Coronavirus (COVID-19) updates from the Australian Government

Reforming financial relations: Improving the quality and effectiveness of government services

Date
Author(s)
Fiscal Group
Presenter
Nigel Ray
Position
Executive Director
Location
Canberra
Topic

Downloads

Introduction

[Slide 1 - Title]

My topic this morning is reforming financial relations between the Commonwealth and the States. While this topic may seem a little dry, the reforms have an important underlying purpose that touches all Australians.

For the objective of the reforms agreed last year is to improve the quality and effectiveness of government services in health, education, social housing, disabilities etc.

I shall focus my remarks on the new framework for federal financial relations and the Commonwealth-State aspects of the Australia's Future Tax System (AFTS) review. Both exercises provide significant opportunities to improve the wellbeing of all Australians.

New framework for federal financial relations

[Slide 2 - New framework for federal financial relations]

Last year, the Council of Australian Governments (COAG) committed to the most significant reform of Australia's federal relations in decades. The agreement, which is set out in the new Intergovernmental Agreement on Federal Financial Relations1, provides the overarching framework for the Commonwealth's financial relations with the States and Territories.

The reforms support a new era of collaboration on policy development and service delivery. They provide a solid foundation for far-reaching economic and social reforms in areas of national importance. The framework fosters innovation in service delivery and a positive form of competitive federalism.

[Slide 3 - Four key elements of the new framework]

The new federal financial relations framework has four key elements:

  • rationalised and centralised payments;
  • performance reporting;
  • financial reporting; and
  • incentives for reform.

Rationalised and centralised payments

[Slide 4 - Four key elements of the new framework - Rationalised and centralised payments]

The new framework modernises the way payments are made to the States and Territories. Under the framework, policy outcomes and objectives have been separated from funding arrangements to ensure that the policy focus is on achieving better services for all Australians.

By taking a collaborative approach, the new framework gives the States and Territories greater flexibility to direct resources to areas where they will produce the best results in each State and Territory.

Previously, financial controls reduced funding certainty for the States and constrained State and Territory budget flexibility and innovation in service delivery. They also created administrative inefficiencies, as the Commonwealth devoted resources to administering and monitoring processes, and the States and Territories devoted resources to compliance with input controls.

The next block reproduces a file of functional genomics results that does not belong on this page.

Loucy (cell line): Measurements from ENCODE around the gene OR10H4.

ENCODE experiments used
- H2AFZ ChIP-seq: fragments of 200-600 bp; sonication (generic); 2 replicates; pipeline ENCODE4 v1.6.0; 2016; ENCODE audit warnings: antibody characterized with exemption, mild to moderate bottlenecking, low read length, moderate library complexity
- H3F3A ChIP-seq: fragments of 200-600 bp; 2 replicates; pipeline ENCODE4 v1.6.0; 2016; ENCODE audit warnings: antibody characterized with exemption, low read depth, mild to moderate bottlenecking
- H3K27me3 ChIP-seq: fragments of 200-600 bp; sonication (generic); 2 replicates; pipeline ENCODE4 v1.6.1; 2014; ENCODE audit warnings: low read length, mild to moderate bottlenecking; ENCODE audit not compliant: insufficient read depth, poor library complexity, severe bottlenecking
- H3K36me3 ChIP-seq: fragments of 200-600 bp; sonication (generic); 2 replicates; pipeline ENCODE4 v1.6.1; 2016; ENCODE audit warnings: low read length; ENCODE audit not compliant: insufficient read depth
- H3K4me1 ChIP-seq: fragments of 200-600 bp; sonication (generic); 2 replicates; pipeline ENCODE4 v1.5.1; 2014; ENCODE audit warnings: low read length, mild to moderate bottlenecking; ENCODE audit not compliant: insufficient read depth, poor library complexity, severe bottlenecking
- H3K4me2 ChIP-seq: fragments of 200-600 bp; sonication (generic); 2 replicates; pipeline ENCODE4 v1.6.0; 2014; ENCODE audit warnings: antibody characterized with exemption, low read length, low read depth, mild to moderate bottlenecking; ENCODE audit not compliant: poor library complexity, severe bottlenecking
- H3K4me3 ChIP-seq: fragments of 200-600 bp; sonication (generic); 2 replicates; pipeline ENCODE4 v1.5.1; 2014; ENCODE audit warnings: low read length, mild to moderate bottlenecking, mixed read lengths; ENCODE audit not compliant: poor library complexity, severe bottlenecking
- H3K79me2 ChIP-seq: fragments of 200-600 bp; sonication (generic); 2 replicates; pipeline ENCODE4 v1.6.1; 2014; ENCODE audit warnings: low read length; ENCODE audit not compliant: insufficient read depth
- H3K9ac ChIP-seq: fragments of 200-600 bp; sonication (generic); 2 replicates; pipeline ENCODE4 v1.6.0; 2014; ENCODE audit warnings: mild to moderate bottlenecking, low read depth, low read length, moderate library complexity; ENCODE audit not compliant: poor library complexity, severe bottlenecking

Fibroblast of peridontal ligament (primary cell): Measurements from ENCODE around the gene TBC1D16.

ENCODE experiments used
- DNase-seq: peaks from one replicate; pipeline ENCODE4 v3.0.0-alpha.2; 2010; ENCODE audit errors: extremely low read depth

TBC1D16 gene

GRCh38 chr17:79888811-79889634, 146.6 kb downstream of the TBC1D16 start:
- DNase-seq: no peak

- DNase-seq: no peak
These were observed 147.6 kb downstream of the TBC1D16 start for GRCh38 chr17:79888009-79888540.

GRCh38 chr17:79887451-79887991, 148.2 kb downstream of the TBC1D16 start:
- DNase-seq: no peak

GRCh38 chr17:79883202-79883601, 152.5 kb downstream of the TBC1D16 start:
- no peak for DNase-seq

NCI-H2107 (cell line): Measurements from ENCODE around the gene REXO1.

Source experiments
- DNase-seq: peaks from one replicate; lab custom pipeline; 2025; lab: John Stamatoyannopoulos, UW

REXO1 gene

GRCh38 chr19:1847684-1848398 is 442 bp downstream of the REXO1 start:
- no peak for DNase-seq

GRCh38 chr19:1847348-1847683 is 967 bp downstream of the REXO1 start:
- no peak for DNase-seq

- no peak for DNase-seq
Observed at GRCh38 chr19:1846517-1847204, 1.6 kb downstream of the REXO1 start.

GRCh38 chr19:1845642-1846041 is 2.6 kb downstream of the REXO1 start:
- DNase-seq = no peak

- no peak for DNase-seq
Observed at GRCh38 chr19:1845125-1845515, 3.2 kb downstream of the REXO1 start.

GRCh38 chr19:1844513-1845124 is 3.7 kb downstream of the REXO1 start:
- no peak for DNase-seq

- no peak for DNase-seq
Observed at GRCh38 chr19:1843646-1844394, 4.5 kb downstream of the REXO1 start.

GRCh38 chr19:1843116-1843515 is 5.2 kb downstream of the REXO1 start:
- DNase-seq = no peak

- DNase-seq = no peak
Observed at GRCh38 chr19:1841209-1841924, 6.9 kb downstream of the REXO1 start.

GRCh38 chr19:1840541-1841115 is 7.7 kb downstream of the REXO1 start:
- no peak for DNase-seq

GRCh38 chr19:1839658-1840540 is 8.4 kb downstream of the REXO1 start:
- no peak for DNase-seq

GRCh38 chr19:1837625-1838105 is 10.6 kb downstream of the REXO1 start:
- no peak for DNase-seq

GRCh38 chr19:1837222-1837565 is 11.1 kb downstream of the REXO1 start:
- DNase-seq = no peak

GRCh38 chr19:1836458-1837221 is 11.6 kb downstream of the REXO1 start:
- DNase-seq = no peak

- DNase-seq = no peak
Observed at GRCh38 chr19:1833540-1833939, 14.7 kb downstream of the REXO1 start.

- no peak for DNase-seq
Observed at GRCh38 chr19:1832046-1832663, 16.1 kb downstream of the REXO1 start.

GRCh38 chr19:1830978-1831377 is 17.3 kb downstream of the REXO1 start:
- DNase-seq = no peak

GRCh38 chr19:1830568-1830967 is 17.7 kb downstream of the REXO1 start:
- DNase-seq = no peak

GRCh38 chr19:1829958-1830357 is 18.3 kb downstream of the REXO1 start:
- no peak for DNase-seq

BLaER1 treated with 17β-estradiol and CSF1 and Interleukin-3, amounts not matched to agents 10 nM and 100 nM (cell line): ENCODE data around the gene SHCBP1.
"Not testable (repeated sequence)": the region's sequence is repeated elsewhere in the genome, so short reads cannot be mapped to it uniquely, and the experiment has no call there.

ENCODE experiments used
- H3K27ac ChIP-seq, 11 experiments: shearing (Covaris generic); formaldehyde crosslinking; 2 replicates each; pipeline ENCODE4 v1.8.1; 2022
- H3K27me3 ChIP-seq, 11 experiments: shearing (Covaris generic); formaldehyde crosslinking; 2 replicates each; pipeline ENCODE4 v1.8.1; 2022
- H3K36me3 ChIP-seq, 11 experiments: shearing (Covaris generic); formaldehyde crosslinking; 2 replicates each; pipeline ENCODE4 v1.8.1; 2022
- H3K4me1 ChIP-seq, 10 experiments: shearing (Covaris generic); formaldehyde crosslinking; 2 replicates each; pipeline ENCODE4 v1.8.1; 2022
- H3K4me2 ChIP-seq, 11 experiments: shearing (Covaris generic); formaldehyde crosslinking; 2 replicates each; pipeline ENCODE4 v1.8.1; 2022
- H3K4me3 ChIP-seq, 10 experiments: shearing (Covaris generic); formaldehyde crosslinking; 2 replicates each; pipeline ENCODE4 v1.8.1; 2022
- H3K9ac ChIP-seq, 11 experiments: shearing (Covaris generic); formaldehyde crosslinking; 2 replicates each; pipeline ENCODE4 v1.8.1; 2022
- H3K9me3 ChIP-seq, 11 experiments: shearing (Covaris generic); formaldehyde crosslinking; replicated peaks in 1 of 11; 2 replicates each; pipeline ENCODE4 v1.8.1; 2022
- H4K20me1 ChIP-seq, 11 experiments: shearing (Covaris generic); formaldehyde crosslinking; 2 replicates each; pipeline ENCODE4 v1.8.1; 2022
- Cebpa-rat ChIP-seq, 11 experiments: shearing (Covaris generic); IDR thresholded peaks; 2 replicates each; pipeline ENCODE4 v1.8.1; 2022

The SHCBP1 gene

Under the new arrangements, the States and Territories have greater budgetary flexibility in return for greater transparency and accountability. The focus is on mutually-agreed outcomes and outputs, rather than on inputs. And jurisdictions have an incentive to innovate and solve problems at the local level.

Under the new framework, the number of payments for specific purposes has been reduced. The overall quantum of Commonwealth funding to the States has been increased. Previously, each payment for a specific purpose had its own negotiating, administrative and monitoring process. More than 90 specific purpose payments have been rationalised into five new National SPPs for healthcare, schools, skills and workforce development, disabilities services and affordable housing (shown in the slide).

[Slide 5 - Rationalising payments]

The Commonwealth's financial relations with the States now come under the umbrella of one piece of legislation, the Federal Financial Relations Act 2009. The streamlined legislation will improve public transparency of these payments and the ability of the Parliament to scrutinise the payment arrangements.

The payment arrangements have also been streamlined. Payments are centrally administered by the Commonwealth Treasury and paid directly to each State and Territory Treasury. Although there are no performance benchmarks associated with National Specific Purpose Payments, States and Territories are required to expend funding in the relevant sector. Each State and Territory will provide a report on expenditure to the Ministerial Council for Federal Financial Relations - the treasurers of all jurisdictions - within six months of the end of the financial year.

Having State and Territory Treasuries distribute Commonwealth funding to their portfolio agencies helps reinforce the fact that State and Territory agencies are primarily accountable to their own parliaments - and, ultimately, the public - for their service delivery.

Performance reporting

[Slide 6 - Four key elements of the new framework - Performance reporting]

As well as rationalising payments, the new framework reinforces the accountability of governments to their own communities for their service delivery through simpler, standardised and more transparent performance reporting by all jurisdictions.

By making performance reporting information publicly available, communities will have access to information about which level of government is accountable for the delivery of a particular service. More importantly, they will have access to information on whether a government's policies and programs are contributing effectively to the desired outcomes; being implemented efficiently; and reaching those people for whom they are intended.

In this way, the performance reporting framework is at the core of the new arrangements.

The COAG Reform Council will provide annual reports to COAG. These reports will contain performance data and provide comparative analysis of the performance of governments in meeting the mutually-agreed objectives.

These reports will also highlight examples of good practice and performance, creating a competitive environment. As a result, over time, innovative reforms or methods of service delivery developed in one jurisdiction may be adopted by other jurisdictions.

Also, to assist the COAG Reform Council, the Productivity Commission will report to COAG every two to three years on the economic impacts and benefits of COAG's reform agenda.